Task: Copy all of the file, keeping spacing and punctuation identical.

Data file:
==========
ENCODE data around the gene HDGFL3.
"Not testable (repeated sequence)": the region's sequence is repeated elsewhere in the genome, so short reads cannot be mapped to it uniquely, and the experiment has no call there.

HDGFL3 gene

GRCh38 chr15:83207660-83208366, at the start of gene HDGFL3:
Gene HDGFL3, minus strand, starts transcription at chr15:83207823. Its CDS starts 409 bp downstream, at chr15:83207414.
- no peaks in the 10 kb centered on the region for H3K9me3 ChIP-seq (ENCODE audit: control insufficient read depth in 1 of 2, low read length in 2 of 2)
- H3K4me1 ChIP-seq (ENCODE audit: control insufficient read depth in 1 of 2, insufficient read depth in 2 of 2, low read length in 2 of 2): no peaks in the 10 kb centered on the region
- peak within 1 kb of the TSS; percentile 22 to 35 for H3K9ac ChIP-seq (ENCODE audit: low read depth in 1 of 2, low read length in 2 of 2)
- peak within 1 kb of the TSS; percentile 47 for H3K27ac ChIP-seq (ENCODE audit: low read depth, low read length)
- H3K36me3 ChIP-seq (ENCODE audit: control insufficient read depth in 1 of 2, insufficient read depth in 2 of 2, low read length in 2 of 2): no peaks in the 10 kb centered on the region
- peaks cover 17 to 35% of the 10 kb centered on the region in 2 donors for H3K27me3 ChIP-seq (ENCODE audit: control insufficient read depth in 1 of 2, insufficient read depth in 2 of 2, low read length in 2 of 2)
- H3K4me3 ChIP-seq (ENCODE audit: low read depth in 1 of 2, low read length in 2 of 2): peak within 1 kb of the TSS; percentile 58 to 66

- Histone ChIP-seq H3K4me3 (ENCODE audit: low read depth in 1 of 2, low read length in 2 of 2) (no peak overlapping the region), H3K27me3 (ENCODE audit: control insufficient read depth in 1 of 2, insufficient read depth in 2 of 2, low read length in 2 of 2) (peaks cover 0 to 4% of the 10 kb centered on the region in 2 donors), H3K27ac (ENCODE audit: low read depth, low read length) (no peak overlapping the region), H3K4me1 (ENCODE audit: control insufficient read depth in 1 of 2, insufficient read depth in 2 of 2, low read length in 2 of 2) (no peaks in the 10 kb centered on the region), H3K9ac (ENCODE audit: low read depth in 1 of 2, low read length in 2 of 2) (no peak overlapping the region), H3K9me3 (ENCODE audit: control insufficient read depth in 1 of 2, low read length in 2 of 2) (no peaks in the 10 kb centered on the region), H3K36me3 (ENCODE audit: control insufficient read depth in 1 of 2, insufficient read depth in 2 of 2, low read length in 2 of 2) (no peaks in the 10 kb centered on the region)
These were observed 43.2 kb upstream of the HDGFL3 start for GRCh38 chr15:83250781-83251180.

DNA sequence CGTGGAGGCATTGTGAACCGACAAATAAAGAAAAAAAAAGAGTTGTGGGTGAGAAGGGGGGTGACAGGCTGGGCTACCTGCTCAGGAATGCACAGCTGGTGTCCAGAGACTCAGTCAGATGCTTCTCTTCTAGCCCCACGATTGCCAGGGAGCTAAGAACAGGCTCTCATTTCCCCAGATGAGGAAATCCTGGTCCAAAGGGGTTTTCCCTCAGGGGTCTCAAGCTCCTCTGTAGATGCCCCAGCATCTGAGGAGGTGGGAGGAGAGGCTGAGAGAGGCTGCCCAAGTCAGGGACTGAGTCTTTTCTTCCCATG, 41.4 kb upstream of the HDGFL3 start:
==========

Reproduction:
ENCODE data around the gene HDGFL3.
"Not testable (repeated sequence)": the region's sequence is repeated elsewhere in the genome, so short reads cannot be mapped to it uniquely, and the experiment has no call there.

HDGFL3 gene

GRCh38 chr15:83207660-83208366, at the start of gene HDGFL3:
Gene HDGFL3, minus strand, starts transcription at chr15:83207823. Its CDS starts 409 bp downstream, at chr15:83207414.
- no peaks in the 10 kb centered on the region for H3K9me3 ChIP-seq (ENCODE audit: control insufficient read depth in 1 of 2, low read length in 2 of 2)
- H3K4me1 ChIP-seq (ENCODE audit: control insufficient read depth in 1 of 2, insufficient read depth in 2 of 2, low read length in 2 of 2): no peaks in the 10 kb centered on the region
- peak within 1 kb of the TSS; percentile 22 to 35 for H3K9ac ChIP-seq (ENCODE audit: low read depth in 1 of 2, low read length in 2 of 2)
- peak within 1 kb of the TSS; percentile 47 for H3K27ac ChIP-seq (ENCODE audit: low read depth, low read length)
- H3K36me3 ChIP-seq (ENCODE audit: control insufficient read depth in 1 of 2, insufficient read depth in 2 of 2, low read length in 2 of 2): no peaks in the 10 kb centered on the region
- peaks cover 17 to 35% of the 10 kb centered on the region in 2 donors for H3K27me3 ChIP-seq (ENCODE audit: control insufficient read depth in 1 of 2, insufficient read depth in 2 of 2, low read length in 2 of 2)
- H3K4me3 ChIP-seq (ENCODE audit: low read depth in 1 of 2, low read length in 2 of 2): peak within 1 kb of the TSS; percentile 58 to 66

- Histone ChIP-seq H3K4me3 (ENCODE audit: low read depth in 1 of 2, low read length in 2 of 2) (no peak overlapping the region), H3K27me3 (ENCODE audit: control insufficient read depth in 1 of 2, insufficient read depth in 2 of 2, low read length in 2 of 2) (peaks cover 0 to 4% of the 10 kb centered on the region in 2 donors), H3K27ac (ENCODE audit: low read depth, low read length) (no peak overlapping the region), H3K4me1 (ENCODE audit: control insufficient read depth in 1 of 2, insufficient read depth in 2 of 2, low read length in 2 of 2) (no peaks in the 10 kb centered on the region), H3K9ac (ENCODE audit: low read depth in 1 of 2, low read length in 2 of 2) (no peak overlapping the region), H3K9me3 (ENCODE audit: control insufficient read depth in 1 of 2, low read length in 2 of 2) (no peaks in the 10 kb centered on the region), H3K36me3 (ENCODE audit: control insufficient read depth in 1 of 2, insufficient read depth in 2 of 2, low read length in 2 of 2) (no peaks in the 10 kb centered on the region)
These were observed 43.2 kb upstream of the HDGFL3 start for GRCh38 chr15:83250781-83251180.

DNA sequence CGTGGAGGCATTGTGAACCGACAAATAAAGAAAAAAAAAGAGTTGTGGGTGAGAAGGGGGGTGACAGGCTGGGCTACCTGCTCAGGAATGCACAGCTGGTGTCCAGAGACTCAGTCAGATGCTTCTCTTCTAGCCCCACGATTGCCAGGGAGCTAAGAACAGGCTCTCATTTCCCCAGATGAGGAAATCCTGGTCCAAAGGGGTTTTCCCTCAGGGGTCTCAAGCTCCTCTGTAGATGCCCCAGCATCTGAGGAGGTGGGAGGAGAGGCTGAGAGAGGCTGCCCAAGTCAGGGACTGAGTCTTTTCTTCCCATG, 41.4 kb upstream of the HDGFL3 start: